A Deloitte X Trust ID Study, conducted by Lawless Research for Deloitte Digital and Twillo, Inc., shows a discrepancy in consumers’ trust for a brand and its company leaders’ perception of it. Specifically, 72% of B2C leaders claim their customers have a “high level of trust” in their brands. However, only 52% of consumers declare a “high level of trust.” It appears to me that there’s a trust gap.
It’s not unusual for leaders to overstate their company, brand, and, even, individual performance. It happens all the time. But there’s more to it than that.
The study points to four areas: humanity, transparency, capability, and reliability. These are pretty broad areas, which I feel confident are aggregates of individual factors such as quality and pricing, among others. However, without the benefit of reviewing the study, I’d like to ponder what might contribute to engendering trust. Here are a few for your examination:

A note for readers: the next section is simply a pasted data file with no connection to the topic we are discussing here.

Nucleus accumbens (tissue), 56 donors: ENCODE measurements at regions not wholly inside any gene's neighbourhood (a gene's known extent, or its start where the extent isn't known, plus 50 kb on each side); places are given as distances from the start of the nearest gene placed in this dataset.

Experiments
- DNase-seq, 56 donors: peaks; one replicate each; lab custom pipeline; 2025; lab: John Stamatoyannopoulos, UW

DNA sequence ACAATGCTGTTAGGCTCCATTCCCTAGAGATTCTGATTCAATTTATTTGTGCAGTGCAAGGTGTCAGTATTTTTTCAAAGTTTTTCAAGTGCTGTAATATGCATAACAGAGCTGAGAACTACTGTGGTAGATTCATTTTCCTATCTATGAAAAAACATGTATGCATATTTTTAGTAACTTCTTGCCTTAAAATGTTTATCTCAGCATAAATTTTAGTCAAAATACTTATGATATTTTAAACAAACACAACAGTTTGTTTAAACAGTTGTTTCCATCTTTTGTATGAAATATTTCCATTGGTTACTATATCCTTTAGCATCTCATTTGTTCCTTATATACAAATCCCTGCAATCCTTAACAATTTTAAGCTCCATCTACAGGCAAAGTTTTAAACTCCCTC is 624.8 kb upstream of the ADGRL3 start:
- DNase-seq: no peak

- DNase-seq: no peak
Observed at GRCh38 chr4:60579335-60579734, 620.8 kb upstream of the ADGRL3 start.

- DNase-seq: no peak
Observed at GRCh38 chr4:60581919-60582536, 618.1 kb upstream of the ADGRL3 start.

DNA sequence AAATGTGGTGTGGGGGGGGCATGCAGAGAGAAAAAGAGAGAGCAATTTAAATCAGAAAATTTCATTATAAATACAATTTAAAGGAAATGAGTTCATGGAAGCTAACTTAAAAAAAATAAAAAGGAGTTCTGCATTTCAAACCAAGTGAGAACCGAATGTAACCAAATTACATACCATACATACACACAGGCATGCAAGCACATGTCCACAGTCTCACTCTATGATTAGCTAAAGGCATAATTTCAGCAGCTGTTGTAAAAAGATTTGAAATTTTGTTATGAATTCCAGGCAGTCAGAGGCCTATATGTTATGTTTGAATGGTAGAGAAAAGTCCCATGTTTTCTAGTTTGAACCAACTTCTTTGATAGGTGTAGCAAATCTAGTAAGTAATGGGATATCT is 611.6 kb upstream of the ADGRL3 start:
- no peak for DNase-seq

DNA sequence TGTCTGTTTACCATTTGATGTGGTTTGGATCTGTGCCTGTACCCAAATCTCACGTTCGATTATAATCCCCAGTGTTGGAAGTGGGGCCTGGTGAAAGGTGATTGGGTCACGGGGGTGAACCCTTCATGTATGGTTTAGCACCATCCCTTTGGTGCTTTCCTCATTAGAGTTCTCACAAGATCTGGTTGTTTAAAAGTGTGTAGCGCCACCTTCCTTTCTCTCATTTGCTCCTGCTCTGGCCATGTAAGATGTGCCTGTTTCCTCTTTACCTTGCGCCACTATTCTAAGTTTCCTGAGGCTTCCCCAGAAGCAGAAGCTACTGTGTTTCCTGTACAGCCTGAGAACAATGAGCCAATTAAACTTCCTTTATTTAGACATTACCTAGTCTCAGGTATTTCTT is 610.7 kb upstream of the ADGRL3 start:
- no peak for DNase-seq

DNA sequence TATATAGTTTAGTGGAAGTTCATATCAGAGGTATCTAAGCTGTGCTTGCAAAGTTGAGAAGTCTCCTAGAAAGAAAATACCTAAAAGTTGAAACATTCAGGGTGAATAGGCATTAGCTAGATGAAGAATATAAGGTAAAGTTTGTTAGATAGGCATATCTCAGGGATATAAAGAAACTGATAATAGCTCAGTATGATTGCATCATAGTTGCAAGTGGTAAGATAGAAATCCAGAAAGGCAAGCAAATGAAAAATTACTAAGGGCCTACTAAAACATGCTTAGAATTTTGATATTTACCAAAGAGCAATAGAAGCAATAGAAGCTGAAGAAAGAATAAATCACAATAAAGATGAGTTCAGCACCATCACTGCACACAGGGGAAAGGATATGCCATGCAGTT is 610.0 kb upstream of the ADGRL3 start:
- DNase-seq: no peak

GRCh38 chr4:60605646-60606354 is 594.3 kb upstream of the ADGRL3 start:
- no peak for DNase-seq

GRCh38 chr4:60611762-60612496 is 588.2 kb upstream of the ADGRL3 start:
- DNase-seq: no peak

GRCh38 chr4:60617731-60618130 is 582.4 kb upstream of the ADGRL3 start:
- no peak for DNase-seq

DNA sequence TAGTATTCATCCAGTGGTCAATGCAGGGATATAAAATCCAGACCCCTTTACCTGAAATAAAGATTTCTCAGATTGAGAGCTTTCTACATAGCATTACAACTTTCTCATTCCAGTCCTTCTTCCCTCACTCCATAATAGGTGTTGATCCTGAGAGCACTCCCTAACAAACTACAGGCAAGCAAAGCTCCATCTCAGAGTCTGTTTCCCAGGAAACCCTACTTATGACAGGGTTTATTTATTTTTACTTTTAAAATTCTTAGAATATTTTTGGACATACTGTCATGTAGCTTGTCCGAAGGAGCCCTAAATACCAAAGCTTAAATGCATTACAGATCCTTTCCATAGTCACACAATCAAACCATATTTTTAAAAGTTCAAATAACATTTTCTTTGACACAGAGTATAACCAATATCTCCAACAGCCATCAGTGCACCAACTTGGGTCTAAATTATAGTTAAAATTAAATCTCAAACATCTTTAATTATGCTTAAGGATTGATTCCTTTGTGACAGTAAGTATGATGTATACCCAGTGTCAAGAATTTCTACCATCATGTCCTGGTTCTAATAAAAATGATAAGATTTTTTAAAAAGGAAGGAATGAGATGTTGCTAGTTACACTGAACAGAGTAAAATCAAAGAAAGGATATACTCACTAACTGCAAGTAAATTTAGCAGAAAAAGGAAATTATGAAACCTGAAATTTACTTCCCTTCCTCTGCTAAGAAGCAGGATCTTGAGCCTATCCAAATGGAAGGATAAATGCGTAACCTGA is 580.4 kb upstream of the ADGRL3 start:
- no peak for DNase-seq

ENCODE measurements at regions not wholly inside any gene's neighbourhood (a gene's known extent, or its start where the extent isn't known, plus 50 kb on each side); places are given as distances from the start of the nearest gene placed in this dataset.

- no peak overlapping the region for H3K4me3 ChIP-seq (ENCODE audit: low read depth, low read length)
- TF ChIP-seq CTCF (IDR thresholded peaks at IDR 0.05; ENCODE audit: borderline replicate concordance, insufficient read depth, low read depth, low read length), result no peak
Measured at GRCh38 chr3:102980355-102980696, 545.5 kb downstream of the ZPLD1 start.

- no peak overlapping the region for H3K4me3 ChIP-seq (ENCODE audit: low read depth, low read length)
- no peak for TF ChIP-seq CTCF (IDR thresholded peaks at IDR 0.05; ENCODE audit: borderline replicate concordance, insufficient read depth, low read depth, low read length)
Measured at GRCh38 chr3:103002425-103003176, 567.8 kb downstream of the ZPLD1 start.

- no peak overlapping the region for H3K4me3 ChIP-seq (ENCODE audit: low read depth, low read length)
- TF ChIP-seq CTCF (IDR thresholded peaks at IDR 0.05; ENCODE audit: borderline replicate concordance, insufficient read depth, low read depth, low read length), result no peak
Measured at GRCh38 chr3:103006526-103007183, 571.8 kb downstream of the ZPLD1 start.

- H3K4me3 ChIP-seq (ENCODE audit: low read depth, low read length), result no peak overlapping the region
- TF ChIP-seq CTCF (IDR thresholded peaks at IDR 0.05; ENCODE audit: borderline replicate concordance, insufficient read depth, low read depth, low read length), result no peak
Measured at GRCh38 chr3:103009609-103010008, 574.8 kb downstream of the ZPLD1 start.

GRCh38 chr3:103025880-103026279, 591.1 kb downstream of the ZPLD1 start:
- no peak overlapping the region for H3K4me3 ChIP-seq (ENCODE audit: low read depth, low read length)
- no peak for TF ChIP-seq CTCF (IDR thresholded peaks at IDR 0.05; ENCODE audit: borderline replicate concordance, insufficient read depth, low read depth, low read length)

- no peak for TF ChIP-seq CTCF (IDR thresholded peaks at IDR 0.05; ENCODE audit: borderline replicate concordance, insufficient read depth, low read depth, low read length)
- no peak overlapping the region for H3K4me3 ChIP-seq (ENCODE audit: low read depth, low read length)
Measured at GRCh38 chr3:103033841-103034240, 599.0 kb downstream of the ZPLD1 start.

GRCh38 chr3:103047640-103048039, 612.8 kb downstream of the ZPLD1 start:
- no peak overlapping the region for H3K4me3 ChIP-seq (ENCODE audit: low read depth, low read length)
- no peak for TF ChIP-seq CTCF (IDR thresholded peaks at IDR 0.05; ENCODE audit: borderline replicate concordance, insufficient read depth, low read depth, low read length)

Value Perception – Specifically, does the brand warrant its pricing? This is critically important, mainly if the brand is premium priced. The marketer needs to create a perception of “added value.” This added value could take the form of intangibles, such as special financing, extended warranties or guarantees, education, etc. It may also be evidenced in superior performance that the customer can experience. Bounty Paper Towels is a simple example of value-added performance. The consumer gets more paper towel sheets or its equivalency with more absorbency per sheet versus competition.
American Express has provided me with value-added services since 1977. Yes, I pay for my “membership.” However, I receive far more in value with exclusive, discounted stays for AMEX members at prestige hotels, among many other services not provided by competitive credit card brands and organizations.
Exceptional Quality – Quality is about meeting expectations—pure and simple. If a customer knowingly pays substantially less for a product or service than the competition, s/he is probably expecting less and is okay with it—providing it meets their lower expectations. If you purchase a packet of sauce mix for 79-cents, what do you expect? Certainly not the same quality of a ready-to-serve, refrigerated sauce.